4. A lecture ignited her career.

 Dr. Ruth Westheimer participates in the annual Charity Day hosted by Cantor Fitzgerald and BGC at Cantor Fitzgerald on September 11, 2015 in New York City.
Robin Marchant, Getty Images for Cantor Fitzgerald

In 1950, Westheimer married an Israeli soldier and the two relocated to Paris, where she studied psychology at the Sorbonne. Though the couple divorced in 1955, Westheimer's education continued into 1959, when she graduated with a master’s degree in sociology from the New School in New York City. (She received a doctorate in education from Columbia University in 1970.) After meeting and marrying Manfred Westheimer, a Jewish refugee, in 1961, Westheimer became an American citizen.

By the late 1960s, she was working at Planned Parenthood, where she excelled at having honest conversations about uncomfortable topics. Eventually, Westheimer found herself giving a lecture to New York-area broadcasters about airing programming with information about safe sex. Radio station WYNY offered her a show, Sexually Speaking, that soon blossomed into a hit, going from 15 minutes to two hours weekly. By 1983, 250,000 people were listening to Westheimer talk about contraception and intimacy.

5. People told her to lose her accent.

Westheimer’s distinctive accent has led some to declare her “Grandma Freud.” But early on, she was given advice to take speech lessons and make an effort to lose her accent. Westheimer declined, and considers herself fortunate to have done so. “It helped me greatly, because when people turned on the radio, they knew it was me,” she told the Harvard Business Review in 2016.

6. She’s not concerned about her height, either.

In addition to her voice, Westheimer became easily recognizable due to her diminutive stature. (She’s four feet, seven inches tall.) When she was younger, Westheimer worried her height might not be appealing. Later, she realized it was an asset. “On the contrary, I was lucky to be so small, because when I was studying at the Sorbonne, there was very little space in the auditoriums and I could always find a good-looking guy to put me up on a windowsill,” she told the HBR.

7. She advises people not to take huge penises seriously.

Westheimer doesn’t frown upon pornography; in 2018, she told the Times of Israel that viewers can “learn something from it.” But she does note the importance of separating fantasy from reality. “People have to use their own judgment in knowing that in any of the sexually explicit movies, the genitalia that is shown—how should I say this? No regular person is endowed like that.”

8. She lectures on cruise ships.

Westheimer uses every available medium—radio, television, the internet, and even graphic novels—to share her thoughts and advice about human sexuality. Sometimes, that means going out to sea. The therapist books cruise ship appearances where she offers presentations to guests on how best to manage their sex lives. Westheimer often insists the crew participate and will regularly request that the captain read some of the questions.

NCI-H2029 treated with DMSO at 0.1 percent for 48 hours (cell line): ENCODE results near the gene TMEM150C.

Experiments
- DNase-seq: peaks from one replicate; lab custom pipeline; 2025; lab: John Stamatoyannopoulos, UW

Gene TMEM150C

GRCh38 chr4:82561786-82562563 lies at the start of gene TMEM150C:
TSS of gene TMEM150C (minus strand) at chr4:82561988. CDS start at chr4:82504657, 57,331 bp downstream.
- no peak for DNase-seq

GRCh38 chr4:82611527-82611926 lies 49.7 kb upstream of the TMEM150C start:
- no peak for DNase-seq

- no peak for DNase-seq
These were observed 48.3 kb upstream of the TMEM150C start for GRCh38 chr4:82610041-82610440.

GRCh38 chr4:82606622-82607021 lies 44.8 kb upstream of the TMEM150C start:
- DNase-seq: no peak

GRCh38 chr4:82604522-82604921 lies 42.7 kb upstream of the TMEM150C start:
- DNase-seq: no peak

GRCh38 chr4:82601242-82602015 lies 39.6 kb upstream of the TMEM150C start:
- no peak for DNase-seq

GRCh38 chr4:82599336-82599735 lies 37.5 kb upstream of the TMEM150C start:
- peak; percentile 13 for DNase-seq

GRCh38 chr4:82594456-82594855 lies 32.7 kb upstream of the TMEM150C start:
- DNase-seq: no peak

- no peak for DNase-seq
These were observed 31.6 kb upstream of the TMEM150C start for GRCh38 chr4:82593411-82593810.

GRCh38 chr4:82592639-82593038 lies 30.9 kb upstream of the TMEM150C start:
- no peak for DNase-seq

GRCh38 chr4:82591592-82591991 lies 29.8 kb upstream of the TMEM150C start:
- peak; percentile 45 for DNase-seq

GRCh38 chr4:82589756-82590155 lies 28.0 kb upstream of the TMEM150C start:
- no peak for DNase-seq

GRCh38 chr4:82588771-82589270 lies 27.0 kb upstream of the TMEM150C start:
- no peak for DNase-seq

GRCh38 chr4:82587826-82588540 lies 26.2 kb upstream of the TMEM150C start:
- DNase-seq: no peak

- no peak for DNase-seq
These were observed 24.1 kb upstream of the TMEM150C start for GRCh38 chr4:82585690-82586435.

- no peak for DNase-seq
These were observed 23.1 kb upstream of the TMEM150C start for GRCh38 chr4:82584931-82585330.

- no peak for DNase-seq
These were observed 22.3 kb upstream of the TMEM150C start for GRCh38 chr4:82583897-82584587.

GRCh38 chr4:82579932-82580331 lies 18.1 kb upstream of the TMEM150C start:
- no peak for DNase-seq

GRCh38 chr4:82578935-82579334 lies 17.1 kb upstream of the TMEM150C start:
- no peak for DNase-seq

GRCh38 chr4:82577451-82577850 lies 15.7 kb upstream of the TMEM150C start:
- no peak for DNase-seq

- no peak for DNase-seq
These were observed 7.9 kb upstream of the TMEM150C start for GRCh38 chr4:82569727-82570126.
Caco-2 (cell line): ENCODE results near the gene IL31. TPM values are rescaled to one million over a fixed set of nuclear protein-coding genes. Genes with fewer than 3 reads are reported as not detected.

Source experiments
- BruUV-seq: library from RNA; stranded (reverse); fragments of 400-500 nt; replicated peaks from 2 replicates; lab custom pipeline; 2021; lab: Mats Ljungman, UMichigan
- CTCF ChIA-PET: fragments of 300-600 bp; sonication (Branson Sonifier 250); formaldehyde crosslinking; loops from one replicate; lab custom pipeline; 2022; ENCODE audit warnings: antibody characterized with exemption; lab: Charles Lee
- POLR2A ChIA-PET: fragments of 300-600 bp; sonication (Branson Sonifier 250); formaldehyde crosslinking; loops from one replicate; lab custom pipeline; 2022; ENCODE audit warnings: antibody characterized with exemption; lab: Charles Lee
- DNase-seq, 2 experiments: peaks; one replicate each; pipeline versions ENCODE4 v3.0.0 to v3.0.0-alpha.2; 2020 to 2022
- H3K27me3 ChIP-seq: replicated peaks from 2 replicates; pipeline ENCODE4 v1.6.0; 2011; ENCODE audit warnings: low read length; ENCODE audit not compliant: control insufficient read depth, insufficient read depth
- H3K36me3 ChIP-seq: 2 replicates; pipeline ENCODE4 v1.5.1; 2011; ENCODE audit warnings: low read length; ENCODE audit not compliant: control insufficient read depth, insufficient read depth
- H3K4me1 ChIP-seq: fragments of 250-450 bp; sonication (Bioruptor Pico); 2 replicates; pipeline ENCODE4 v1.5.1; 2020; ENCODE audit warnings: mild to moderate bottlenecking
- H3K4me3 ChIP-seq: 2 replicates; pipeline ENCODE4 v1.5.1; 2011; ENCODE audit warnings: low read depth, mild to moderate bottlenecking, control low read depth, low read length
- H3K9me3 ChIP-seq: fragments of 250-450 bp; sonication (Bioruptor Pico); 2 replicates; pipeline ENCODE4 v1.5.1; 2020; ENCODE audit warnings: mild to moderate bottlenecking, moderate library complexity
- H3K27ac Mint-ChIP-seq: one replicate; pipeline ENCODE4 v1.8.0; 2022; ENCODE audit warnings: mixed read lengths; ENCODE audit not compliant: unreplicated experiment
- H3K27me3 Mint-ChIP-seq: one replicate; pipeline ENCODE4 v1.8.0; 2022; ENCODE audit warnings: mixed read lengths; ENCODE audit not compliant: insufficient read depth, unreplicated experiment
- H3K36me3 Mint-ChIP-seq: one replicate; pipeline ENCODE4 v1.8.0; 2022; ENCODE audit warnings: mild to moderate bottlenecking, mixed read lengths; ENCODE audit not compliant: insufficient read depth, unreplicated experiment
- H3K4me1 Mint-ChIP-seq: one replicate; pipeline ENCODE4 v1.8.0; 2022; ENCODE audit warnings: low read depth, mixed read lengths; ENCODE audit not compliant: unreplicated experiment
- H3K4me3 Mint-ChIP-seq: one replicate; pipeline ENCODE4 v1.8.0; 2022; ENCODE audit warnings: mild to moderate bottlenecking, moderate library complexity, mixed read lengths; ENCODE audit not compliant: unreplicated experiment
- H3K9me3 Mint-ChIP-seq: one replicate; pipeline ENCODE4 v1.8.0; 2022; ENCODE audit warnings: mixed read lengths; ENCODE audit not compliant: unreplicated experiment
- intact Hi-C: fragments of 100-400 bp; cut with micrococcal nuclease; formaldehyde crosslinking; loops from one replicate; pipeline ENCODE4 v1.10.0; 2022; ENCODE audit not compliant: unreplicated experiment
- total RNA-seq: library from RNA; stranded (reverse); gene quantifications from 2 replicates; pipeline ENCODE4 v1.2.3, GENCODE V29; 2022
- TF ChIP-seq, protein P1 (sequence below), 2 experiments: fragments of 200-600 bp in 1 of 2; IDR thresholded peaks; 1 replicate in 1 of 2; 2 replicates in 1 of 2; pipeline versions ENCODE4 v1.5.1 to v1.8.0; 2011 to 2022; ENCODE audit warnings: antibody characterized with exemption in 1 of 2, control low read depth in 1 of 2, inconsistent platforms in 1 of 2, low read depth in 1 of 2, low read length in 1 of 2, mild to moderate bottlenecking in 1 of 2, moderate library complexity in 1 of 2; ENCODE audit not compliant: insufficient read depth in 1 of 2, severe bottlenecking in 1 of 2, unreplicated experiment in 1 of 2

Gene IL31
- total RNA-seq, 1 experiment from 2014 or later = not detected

“The last time, the captain was British, very tall, and had to say ‘orgasm’ and ‘erection,’” she told The New York Times in 2018. “Never did they think they would hear the captain talk about the things we were talking about.” Of course, that’s long been Westheimer’s objective—to make the taboo seem tame.

Back to the Future Fan Theory Changes the Meaning of a Famous Line

Universal Pictures Home Entertainment
Universal Pictures Home Entertainment

No matter how many times you've watched the 1985 sci-fi classic, there's always something new to look for in Back to the Future. Writer-director Robert Zemeckis and screenwriter Bob Gale packed the movie with thoughtful details, from Doc Brown's foreshadowing of Back to the Future Part II to a subtle homage to Stanley Kubrick. As Express reports, one of these easy-to-miss details is a short dialogue exchange during the climax, and once you start paying closer attention to it, it could change the way you watch the rest of the movie.

Redditor amanwhodrinks recently laid out his observation in the r/FanTheories subreddit. According to him, Doc's decision to heed Marty's warning from 1955 and take steps to save his own life in the present isn't the abrupt character change it seems to be.

In the past, Doc worries about how time travel might affect the future, and he refuses to hear what the future has in store for him out of fear he might disrupt the space-time continuum. In the present, Marty finds that Doc ended up listening to him after all. When he asks what made him change his mind, Doc responds, "I figured, what the hell."

The Reddit post argues that we see the exact moment when Doc has his change of heart. When Doc is preparing the DeLorean for time travel, Marty explains how his dad won over his mom by standing up to Biff, something he’s never seen his father do before. Doc responds, “Never?” while looking at the restored picture of Marty and his siblings. Marty says, “Yeah, why?” and Doc says “Nothing,” before returning to the task in front of him.

On first viewing, this exchange may not seem important enough to justify a pause in the action so close to the climax of the film, but according amanwhodrinks, it’s there for a good reason: “My theory is that Doc had a major epiphany in this scene. At that moment, when he saw the restored picture of Marty and his brother and sister, he realized that you can completely change the past and still have a positive and congruent outcome on the future without destroying the space-time continuum.” If this hypothesis is accurate, Doc’s decision to influence his own fate at the end of the film is part of a developed character arc, rather than a snap decision made just for the hell of it.

This interpretation is tame compared to some of the theories that have been built around Back to the Future. Some creative fans think that the trilogy is an elaborate chiasmus and others say that Doc Brown is suicidal.

[h/t Express]